Monday, September 7, 2015

A funny thing happened on the way home, or Platform 8

I sometimes work as a critic. I am learning that this is a very complex role, involving shaping a written reponse from a total chaos of culture, social relations, economics, institutions, ethics, critical and performance traditions, and so on. You are never good enough - after all, your analysis can't possibly take in everything. All you can do is take a position, and try to write - I guess - actively. You become reliant on a particular, mystical kind of poetic energy - a channeling of this complex mass into some sort of articulated statement, something 'good'. Whatever that means. Something which helps, I guess.

There are times when this task is very difficult. It requires, for one thing, an endless, exhausting self-critique: 'is this position correct? Can I argue this?' Mostly, the end result will be an assumption anyhow, based on my limited understanding of 'stuff'. Which leads to one subsequently asking - what's the point? If it's just going to be a claim anyhow - if it's just an opinion, then why do the work at all? Why bother sweating over tiny details, staying up at night thinking about a particular social or ethical problem, punishing yourself because you didn't get an actor's name correct? Why bother - if it's inseperable from the hate speech posted on the next blog?

There are no clear answers to this, and indeed, I ask myself these questions regularly, especially in the context of today. This is very much about capitalism, the global system and what it is doing to people. I am aware, and I have been told, that for a critic, my writing is more than usually subjective, more than usually activist, more than usually non-neutral. It takes a particular position, that position is informed by certian phenomena and a certain reading of the global system and its local manifestation in politics, the ways in which both are oppressing people, and by its ultimate compromise of being written by a writer-perfomer(-director).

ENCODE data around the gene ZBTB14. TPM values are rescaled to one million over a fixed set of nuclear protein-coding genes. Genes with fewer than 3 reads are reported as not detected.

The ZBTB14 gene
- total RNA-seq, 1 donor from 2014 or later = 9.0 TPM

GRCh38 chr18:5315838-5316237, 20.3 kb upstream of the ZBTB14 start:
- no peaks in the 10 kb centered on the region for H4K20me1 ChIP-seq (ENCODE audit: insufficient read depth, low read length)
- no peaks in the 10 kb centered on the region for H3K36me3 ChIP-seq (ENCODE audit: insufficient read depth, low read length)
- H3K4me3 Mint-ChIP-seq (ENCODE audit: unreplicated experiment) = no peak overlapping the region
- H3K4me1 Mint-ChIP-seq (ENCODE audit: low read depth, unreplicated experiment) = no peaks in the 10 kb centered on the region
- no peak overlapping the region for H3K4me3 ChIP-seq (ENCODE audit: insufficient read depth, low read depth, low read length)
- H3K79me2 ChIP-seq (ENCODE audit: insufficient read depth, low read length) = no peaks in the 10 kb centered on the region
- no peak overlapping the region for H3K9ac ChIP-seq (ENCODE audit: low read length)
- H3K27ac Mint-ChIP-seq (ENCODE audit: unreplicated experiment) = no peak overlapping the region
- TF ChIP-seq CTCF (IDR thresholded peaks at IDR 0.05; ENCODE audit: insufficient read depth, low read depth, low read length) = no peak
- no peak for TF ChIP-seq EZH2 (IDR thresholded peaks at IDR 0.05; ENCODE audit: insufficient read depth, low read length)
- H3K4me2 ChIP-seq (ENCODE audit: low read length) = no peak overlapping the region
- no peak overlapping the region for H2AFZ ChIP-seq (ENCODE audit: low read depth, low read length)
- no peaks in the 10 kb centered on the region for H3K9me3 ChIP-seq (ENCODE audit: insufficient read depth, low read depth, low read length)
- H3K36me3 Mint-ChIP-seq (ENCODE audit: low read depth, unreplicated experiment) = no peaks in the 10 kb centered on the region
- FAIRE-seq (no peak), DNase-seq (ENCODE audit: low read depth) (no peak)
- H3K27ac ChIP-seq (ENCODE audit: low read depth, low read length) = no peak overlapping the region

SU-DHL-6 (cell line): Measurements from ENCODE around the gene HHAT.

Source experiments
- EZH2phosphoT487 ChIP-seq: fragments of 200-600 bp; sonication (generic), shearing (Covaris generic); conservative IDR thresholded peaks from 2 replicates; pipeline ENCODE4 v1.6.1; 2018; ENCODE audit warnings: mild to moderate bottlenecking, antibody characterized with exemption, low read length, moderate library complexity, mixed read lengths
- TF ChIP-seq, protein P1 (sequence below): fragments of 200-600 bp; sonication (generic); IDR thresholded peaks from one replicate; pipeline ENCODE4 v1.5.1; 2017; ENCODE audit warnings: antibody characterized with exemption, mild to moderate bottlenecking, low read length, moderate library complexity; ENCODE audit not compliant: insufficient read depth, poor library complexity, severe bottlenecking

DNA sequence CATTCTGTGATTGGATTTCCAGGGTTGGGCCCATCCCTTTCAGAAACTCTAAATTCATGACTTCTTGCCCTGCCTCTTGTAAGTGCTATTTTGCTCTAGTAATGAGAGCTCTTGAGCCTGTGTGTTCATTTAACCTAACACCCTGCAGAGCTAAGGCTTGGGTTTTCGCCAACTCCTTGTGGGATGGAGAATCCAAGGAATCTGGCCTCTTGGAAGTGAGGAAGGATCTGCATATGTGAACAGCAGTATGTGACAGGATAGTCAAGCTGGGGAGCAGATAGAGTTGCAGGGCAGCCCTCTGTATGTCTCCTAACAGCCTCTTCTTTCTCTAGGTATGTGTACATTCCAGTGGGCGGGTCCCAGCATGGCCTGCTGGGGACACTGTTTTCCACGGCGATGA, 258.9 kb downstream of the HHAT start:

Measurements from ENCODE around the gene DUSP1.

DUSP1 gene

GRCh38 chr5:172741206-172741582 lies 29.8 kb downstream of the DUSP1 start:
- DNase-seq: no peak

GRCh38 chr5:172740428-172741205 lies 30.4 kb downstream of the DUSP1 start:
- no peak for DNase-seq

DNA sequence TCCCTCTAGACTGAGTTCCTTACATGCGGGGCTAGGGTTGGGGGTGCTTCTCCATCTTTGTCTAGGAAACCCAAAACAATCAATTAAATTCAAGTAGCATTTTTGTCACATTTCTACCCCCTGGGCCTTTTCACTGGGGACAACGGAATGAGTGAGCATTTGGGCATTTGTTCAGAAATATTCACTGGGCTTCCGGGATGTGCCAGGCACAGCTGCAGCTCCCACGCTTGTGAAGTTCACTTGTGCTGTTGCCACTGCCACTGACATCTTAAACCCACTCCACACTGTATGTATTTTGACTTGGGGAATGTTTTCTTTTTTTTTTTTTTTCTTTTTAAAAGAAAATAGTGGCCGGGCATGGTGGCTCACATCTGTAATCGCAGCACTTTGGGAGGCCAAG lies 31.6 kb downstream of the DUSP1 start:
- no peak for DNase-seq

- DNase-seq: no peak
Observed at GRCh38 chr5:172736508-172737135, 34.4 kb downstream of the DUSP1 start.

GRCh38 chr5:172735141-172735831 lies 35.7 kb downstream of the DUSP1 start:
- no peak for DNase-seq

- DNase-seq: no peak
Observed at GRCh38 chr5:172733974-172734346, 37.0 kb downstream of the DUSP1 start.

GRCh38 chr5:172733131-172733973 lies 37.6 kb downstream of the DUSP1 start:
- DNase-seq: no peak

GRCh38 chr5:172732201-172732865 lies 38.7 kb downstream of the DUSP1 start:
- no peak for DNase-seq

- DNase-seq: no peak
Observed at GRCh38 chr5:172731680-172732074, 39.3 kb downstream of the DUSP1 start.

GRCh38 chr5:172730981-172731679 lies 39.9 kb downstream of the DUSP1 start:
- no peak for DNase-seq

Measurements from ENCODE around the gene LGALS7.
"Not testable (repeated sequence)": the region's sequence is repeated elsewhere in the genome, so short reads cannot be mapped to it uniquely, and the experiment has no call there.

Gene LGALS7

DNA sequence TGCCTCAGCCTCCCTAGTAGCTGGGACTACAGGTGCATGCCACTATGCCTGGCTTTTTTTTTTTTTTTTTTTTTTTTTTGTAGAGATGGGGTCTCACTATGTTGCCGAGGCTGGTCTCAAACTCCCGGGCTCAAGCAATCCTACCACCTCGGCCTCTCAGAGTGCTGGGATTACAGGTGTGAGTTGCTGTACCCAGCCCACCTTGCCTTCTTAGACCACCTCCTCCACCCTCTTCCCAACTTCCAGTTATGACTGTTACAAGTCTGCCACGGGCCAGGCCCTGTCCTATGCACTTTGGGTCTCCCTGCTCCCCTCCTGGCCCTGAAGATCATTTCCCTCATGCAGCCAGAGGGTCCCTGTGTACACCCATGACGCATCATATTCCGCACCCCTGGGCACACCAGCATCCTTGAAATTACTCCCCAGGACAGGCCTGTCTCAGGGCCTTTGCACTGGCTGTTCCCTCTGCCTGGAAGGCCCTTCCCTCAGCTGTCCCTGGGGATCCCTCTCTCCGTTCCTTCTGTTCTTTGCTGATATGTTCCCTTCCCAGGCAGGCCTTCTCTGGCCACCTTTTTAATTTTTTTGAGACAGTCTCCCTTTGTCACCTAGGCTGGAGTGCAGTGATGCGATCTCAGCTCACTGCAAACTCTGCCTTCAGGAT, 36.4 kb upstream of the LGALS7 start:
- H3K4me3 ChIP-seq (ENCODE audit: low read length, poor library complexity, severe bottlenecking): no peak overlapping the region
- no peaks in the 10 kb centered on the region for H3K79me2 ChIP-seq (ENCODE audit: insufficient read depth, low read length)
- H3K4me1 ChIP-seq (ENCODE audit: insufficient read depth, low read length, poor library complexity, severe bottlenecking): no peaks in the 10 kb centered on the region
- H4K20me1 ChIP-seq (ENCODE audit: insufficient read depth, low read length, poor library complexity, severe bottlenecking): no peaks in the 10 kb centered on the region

What has suprised me since I began writing this blog is the lack of objections. You would think that someone writing from a subjective position - in fact, with little or no instutional authority - would be cut down fairly quickly. The opposite has been true. People have, for the most part, been, somewhat worryingly at times, agreeable. Performers, especially, have taken things I have said about their work to heart, but not as negatives - as shortcomings of their own. I know this because they have told me. Even when I have claimed to them that, no, they must be mistaken because the response was so personal, so based on my own specific critical frame - they have (mostly) corrected me.

If this sounds like self-flattery, I cannot explain to you how useless it all feels when faced with a Metro Station filled with refugees. Part of my critical stance, and also my art work, maintains that the future is defined by massive-scale humanitarian crises, caused especially by climate change - but other factors stemming from the new, self-erasing ethics of capitalism. This is not an opinion. If you want, you can also do this research, or I can argue it in dialogue. In short, although you can put it different ways, capitalism removes excess time, excess energy, and excess money from people, in order to force the individual to comply with its dominant ideology, which can then be manipulated, and prevent them from ever acting collectively and changing their conditions. Not a new idea - but it hasn't become less true in the last two decades, although it has all but disappeared from public discussion.